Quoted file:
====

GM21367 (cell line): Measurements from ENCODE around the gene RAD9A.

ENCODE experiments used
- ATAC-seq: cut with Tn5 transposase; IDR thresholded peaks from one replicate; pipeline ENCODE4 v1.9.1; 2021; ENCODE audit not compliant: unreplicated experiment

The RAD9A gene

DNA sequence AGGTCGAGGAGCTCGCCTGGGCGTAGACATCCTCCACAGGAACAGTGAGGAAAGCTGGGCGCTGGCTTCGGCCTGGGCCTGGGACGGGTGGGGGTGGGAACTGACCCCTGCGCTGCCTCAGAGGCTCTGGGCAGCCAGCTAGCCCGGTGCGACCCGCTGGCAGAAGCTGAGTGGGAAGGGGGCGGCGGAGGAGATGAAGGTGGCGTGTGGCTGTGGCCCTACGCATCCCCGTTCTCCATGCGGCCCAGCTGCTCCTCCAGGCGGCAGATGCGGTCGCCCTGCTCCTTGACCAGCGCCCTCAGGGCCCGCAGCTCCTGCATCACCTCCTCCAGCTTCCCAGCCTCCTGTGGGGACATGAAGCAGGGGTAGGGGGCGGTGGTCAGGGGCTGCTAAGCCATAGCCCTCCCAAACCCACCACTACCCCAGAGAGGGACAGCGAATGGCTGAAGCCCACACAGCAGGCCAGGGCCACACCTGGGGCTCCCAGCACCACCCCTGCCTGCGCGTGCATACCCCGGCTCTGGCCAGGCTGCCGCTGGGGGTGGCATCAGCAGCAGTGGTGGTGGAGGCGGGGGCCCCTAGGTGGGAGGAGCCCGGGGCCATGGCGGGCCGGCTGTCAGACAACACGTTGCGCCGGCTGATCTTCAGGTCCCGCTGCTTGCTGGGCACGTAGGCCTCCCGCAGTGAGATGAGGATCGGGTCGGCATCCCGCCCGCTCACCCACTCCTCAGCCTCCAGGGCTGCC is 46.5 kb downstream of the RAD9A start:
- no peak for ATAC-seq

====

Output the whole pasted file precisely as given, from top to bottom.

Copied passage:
GM21367 (cell line): Measurements from ENCODE around the gene RAD9A.

ENCODE experiments used
- ATAC-seq: cut with Tn5 transposase; IDR thresholded peaks from one replicate; pipeline ENCODE4 v1.9.1; 2021; ENCODE audit not compliant: unreplicated experiment

The RAD9A gene

DNA sequence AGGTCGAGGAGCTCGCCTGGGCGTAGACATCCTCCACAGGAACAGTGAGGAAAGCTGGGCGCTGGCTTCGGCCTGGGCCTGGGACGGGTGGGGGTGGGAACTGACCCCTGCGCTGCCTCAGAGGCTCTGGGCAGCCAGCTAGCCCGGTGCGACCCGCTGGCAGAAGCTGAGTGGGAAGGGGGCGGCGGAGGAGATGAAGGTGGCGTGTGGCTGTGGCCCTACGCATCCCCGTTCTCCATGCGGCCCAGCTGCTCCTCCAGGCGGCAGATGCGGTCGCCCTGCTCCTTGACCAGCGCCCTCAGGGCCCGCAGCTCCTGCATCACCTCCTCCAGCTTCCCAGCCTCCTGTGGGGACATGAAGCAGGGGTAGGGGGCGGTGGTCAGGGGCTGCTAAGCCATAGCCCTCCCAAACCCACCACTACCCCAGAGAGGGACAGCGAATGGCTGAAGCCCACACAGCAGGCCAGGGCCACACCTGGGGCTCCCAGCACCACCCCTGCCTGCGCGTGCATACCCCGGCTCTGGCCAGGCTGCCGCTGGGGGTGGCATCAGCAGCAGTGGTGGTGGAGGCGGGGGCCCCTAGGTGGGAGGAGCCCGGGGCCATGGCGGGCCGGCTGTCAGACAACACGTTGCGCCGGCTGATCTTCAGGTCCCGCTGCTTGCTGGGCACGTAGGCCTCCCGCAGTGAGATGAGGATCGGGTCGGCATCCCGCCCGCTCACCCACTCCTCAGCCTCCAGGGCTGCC is 46.5 kb downstream of the RAD9A start:
- no peak for ATAC-seq